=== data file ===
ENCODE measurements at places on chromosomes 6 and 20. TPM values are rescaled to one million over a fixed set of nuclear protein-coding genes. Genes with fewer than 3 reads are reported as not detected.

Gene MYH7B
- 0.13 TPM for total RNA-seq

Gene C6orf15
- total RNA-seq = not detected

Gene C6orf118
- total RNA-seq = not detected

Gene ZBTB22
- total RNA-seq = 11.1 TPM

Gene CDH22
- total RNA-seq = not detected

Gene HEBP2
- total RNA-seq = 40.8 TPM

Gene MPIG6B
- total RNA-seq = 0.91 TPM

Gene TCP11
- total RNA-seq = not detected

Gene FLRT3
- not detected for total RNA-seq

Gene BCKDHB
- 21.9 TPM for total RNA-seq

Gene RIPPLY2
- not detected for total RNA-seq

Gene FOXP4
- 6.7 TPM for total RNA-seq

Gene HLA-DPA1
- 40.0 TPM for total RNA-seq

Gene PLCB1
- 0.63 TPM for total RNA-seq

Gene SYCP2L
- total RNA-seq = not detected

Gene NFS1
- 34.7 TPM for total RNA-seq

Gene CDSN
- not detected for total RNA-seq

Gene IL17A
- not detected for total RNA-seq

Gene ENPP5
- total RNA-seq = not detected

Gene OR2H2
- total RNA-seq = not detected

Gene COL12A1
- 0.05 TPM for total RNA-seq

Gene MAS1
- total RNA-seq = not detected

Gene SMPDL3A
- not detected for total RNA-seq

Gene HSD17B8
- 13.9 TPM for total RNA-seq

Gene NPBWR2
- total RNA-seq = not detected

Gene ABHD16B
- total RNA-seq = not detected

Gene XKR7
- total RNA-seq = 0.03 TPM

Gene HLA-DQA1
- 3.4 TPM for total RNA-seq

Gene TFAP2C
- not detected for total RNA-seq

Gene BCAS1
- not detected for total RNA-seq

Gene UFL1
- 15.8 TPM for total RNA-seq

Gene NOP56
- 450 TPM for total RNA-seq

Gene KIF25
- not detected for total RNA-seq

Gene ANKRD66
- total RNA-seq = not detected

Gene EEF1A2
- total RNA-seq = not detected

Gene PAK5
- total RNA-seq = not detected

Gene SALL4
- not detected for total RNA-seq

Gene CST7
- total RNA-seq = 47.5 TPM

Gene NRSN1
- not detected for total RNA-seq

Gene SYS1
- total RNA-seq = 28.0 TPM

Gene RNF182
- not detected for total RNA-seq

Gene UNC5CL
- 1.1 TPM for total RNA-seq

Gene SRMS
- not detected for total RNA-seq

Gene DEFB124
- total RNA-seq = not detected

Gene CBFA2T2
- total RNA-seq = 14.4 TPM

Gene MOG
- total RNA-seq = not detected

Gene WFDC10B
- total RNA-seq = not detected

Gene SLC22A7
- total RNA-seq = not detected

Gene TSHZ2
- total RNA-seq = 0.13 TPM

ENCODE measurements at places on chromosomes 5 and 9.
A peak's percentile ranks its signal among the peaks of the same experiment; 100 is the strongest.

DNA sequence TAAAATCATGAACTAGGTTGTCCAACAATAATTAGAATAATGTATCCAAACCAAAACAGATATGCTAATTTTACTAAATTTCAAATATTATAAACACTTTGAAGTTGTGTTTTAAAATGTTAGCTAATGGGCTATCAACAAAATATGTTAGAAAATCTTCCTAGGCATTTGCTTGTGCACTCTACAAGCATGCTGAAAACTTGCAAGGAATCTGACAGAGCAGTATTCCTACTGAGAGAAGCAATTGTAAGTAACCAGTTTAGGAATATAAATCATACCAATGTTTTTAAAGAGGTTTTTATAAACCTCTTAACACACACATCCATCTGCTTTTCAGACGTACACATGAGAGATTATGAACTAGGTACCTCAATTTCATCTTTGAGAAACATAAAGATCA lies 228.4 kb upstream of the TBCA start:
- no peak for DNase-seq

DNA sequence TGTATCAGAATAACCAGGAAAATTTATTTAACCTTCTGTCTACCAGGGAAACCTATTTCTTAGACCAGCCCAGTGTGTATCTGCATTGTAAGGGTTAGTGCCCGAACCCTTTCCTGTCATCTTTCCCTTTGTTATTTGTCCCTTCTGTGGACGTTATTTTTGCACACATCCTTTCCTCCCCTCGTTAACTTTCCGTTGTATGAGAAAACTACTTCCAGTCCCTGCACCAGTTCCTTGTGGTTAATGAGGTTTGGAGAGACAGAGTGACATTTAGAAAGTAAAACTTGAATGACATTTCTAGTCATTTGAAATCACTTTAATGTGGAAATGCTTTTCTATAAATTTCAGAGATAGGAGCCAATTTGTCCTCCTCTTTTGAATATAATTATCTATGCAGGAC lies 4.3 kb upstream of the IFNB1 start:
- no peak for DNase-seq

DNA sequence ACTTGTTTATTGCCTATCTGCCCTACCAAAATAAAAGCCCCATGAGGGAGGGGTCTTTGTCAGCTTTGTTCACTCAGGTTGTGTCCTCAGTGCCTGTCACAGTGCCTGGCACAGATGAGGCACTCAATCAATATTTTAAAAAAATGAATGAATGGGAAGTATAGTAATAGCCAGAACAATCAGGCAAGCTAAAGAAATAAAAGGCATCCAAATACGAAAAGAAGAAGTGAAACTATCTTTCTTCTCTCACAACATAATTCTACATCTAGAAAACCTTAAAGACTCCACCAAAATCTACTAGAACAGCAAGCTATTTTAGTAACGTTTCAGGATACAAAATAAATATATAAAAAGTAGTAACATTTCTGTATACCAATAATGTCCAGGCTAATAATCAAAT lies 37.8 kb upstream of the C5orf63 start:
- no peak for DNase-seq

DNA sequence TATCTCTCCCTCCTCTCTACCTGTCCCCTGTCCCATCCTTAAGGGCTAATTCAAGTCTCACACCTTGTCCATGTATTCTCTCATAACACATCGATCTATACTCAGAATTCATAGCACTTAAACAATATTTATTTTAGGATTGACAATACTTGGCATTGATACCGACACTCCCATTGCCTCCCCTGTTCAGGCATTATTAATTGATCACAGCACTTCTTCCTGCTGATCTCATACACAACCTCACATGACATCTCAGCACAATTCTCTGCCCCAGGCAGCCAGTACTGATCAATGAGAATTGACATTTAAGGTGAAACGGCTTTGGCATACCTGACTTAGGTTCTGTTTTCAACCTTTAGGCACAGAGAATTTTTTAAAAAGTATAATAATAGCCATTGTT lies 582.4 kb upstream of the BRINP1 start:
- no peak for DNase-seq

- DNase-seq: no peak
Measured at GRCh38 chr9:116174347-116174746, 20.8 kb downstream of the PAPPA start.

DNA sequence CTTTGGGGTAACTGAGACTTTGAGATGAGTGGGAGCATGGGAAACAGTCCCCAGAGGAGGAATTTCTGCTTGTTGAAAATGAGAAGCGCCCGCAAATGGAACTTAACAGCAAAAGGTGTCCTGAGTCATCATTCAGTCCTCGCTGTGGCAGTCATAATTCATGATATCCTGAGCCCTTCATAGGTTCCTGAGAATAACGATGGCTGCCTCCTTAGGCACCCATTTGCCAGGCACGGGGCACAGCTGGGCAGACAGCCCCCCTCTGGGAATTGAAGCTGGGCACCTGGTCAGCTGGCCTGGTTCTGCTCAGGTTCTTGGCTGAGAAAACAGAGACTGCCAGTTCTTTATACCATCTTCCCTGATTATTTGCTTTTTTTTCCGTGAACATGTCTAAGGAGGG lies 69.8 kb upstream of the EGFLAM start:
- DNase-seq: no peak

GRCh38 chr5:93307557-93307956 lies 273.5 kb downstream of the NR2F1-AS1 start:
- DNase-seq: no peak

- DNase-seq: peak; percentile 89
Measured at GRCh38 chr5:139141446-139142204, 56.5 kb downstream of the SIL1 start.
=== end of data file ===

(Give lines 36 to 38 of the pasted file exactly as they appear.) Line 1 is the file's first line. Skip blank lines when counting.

Gene IL17A
- not detected for total RNA-seq

Gene ENPP5